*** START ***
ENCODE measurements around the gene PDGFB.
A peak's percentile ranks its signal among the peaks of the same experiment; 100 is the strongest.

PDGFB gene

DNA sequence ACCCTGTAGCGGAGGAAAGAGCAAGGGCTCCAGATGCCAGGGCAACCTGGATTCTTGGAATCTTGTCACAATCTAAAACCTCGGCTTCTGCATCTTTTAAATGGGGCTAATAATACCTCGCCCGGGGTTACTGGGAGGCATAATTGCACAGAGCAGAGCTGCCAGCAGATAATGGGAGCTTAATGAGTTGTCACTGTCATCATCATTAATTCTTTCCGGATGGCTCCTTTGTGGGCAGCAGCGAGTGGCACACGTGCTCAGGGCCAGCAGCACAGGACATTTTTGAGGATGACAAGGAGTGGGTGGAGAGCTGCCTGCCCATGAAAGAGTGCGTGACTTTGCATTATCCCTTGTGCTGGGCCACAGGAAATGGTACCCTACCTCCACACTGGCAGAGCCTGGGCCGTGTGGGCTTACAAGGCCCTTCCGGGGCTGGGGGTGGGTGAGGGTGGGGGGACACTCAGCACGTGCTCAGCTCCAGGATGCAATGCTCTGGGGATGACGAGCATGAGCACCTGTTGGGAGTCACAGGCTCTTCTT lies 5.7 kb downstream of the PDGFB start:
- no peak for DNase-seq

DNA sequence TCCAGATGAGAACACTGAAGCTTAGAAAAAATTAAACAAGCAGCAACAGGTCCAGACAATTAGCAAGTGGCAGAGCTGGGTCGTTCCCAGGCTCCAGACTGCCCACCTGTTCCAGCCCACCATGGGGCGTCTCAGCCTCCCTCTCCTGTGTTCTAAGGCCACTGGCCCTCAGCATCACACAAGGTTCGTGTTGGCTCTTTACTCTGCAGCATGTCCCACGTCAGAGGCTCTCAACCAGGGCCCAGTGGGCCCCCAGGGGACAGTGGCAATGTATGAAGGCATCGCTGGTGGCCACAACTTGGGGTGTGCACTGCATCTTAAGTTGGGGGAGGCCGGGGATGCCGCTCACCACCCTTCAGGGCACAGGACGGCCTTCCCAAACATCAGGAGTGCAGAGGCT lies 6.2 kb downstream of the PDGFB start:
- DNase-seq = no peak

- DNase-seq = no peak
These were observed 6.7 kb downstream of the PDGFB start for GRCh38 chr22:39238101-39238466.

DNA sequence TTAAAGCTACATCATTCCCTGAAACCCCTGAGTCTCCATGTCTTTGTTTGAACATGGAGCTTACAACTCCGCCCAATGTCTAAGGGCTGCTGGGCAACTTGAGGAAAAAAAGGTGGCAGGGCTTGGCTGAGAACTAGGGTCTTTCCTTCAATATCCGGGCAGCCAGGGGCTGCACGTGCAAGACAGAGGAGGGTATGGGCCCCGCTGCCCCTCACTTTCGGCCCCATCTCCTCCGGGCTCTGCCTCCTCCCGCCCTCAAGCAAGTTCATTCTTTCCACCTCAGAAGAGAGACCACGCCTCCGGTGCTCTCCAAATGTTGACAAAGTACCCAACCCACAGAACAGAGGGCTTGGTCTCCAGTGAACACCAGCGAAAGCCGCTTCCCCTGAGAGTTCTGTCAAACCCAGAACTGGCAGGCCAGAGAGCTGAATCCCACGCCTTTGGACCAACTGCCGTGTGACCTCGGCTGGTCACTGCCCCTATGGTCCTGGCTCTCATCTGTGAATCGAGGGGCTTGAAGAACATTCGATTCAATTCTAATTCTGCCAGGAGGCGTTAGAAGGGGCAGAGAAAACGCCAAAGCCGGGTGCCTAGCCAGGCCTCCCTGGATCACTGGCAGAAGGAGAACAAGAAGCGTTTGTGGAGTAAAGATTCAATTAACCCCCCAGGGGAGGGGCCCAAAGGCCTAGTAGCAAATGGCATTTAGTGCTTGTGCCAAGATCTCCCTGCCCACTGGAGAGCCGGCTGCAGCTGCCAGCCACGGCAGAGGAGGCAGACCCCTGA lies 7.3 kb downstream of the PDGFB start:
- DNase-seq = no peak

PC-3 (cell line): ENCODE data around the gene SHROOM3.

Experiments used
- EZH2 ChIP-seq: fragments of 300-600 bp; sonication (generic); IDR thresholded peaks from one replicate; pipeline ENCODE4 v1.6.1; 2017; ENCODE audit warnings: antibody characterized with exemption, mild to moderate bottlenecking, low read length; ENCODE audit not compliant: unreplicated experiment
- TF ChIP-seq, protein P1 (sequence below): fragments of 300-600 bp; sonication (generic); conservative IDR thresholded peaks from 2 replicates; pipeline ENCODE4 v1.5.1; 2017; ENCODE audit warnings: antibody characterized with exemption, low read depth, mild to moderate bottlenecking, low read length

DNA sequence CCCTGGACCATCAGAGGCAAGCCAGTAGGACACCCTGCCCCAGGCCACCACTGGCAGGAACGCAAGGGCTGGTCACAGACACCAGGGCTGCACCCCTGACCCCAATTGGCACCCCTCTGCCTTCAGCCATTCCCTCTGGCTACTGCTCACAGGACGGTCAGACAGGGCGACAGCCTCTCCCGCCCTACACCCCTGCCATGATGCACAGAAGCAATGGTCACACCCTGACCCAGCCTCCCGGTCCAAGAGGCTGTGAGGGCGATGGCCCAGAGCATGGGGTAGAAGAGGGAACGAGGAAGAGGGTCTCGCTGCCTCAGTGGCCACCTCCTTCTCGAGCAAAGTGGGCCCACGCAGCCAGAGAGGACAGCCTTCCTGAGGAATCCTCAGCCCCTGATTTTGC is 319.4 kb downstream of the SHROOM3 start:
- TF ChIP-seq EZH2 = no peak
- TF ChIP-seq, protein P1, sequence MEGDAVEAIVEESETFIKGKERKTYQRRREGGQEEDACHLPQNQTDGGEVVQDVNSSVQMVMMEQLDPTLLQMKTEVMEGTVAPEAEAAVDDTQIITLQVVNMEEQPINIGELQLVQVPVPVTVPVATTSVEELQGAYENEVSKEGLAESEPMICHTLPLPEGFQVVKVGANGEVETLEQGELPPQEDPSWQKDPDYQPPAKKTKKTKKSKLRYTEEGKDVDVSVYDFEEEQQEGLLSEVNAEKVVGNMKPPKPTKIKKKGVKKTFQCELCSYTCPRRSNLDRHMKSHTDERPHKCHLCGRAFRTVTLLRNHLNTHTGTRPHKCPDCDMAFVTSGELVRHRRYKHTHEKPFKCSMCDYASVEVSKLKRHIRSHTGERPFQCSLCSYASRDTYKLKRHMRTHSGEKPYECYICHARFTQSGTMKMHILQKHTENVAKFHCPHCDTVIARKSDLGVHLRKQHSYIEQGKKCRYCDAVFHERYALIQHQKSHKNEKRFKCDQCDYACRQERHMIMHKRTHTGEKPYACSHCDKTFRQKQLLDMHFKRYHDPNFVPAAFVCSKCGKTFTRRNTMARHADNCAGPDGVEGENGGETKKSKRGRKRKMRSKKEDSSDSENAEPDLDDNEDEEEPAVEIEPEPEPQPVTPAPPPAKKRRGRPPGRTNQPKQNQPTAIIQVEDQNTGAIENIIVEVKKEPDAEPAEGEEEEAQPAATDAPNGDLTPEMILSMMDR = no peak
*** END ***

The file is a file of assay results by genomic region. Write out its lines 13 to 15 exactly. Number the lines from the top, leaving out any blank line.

Experiments used
- EZH2 ChIP-seq: fragments of 300-600 bp; sonication (generic); IDR thresholded peaks from one replicate; pipeline ENCODE4 v1.6.1; 2017; ENCODE audit warnings: antibody characterized with exemption, mild to moderate bottlenecking, low read length; ENCODE audit not compliant: unreplicated experiment
- TF ChIP-seq, protein P1 (sequence below): fragments of 300-600 bp; sonication (generic); conservative IDR thresholded peaks from 2 replicates; pipeline ENCODE4 v1.5.1; 2017; ENCODE audit warnings: antibody characterized with exemption, low read depth, mild to moderate bottlenecking, low read length